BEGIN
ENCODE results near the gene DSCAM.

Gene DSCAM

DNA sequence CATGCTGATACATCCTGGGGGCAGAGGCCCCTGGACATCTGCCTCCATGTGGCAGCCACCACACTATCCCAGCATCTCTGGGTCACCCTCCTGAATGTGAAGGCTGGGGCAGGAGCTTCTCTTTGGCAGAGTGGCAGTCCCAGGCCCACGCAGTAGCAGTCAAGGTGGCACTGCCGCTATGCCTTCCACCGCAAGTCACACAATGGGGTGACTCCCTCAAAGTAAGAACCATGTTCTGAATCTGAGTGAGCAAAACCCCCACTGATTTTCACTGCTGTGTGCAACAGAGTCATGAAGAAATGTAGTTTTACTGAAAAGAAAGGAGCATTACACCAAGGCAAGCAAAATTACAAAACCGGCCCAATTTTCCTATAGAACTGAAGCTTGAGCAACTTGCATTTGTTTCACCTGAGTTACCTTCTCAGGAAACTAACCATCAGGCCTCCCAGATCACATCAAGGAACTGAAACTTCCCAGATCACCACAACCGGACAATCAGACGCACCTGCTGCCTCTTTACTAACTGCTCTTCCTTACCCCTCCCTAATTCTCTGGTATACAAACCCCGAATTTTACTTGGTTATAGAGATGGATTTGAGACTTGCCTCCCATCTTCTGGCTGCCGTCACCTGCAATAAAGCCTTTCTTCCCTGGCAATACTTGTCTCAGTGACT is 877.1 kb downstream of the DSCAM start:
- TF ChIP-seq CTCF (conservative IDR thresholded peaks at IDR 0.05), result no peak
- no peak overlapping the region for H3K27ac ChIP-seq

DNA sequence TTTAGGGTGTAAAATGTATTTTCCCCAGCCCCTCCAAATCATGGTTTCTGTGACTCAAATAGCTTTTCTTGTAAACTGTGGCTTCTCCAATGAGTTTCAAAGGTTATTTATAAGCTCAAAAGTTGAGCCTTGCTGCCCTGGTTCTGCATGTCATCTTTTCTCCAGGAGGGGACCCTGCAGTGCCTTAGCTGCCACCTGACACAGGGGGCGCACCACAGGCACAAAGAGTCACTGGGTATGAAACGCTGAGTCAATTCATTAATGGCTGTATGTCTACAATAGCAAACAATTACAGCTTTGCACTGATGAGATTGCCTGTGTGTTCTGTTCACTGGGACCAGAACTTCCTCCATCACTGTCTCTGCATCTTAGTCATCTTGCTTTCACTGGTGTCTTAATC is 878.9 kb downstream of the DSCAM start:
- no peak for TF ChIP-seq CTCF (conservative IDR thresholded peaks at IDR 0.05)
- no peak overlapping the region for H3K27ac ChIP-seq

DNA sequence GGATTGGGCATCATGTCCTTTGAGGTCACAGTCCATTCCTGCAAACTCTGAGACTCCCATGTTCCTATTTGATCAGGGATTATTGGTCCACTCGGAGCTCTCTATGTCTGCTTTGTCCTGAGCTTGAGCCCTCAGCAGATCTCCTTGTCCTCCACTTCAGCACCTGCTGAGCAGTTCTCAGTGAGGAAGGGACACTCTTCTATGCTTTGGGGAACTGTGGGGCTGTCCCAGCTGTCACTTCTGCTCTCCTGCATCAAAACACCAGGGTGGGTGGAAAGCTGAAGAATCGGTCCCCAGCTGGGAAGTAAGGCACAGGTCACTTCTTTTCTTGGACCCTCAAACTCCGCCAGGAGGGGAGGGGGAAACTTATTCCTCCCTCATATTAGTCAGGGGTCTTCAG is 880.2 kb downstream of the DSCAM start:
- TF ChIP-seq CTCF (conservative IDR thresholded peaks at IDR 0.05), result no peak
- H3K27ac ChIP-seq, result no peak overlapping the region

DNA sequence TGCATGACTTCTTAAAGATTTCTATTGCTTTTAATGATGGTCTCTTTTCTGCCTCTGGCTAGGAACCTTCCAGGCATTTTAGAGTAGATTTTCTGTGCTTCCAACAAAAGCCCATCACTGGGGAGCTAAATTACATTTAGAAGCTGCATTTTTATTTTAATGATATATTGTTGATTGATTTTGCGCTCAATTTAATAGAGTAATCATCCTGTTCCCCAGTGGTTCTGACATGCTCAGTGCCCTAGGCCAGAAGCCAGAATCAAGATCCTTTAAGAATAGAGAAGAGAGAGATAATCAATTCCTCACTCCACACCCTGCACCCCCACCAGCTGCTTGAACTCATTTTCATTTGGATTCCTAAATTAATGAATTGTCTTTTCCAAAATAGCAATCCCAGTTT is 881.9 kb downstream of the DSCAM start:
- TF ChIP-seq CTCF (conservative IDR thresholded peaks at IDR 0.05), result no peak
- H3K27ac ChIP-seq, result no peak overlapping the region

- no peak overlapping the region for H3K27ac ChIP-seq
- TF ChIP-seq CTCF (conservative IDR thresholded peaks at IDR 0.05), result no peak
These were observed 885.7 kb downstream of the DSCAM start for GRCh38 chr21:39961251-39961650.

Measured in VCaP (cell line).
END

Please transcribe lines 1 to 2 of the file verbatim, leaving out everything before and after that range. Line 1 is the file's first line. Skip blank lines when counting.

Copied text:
ENCODE results near the gene DSCAM.

Gene DSCAM